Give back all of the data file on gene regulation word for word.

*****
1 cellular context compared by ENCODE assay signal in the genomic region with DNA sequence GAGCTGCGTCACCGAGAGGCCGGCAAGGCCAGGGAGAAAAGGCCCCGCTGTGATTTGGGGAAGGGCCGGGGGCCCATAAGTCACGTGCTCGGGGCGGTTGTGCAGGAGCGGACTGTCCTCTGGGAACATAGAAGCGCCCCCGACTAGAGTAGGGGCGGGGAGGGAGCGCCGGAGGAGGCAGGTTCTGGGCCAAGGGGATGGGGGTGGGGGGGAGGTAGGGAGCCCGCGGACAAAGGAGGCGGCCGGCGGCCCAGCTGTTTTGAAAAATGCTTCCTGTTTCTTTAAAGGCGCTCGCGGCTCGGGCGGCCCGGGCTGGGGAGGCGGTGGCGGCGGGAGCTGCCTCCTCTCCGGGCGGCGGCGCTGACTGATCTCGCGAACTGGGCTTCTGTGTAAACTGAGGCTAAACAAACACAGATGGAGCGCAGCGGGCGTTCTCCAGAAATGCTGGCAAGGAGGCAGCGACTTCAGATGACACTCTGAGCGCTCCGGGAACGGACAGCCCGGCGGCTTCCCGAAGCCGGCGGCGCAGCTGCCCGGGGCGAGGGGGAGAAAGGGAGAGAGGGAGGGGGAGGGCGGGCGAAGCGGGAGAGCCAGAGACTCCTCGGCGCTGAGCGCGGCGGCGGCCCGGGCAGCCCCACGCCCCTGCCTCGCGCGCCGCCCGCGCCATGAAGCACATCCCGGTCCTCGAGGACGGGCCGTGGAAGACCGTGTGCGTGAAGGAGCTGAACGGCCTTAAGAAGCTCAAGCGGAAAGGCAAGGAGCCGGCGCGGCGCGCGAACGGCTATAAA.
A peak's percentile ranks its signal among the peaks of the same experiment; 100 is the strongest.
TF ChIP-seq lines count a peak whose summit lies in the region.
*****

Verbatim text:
1 cellular context compared by ENCODE assay signal in the genomic region with DNA sequence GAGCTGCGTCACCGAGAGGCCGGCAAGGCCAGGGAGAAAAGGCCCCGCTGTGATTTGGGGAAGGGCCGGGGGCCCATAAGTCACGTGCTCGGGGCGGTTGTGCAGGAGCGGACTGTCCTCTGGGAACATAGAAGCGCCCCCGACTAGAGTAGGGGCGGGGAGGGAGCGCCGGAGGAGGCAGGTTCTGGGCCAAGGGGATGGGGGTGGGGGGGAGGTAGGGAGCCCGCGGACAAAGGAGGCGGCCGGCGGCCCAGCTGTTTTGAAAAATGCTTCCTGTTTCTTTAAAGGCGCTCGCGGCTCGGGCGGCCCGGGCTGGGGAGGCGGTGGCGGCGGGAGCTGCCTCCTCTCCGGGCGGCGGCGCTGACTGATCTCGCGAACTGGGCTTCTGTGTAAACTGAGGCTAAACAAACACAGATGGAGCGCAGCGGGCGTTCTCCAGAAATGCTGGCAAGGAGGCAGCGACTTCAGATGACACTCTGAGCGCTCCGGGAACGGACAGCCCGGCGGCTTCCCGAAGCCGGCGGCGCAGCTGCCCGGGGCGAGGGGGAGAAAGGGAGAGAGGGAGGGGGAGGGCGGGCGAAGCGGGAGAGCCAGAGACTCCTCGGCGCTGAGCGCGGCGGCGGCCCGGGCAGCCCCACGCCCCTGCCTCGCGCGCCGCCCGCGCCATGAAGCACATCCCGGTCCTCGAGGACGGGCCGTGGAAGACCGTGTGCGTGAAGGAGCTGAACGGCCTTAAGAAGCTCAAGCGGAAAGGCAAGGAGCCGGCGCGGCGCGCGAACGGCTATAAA.
A peak's percentile ranks its signal among the peaks of the same experiment; 100 is the strongest.
TF ChIP-seq lines count a peak whose summit lies in the region.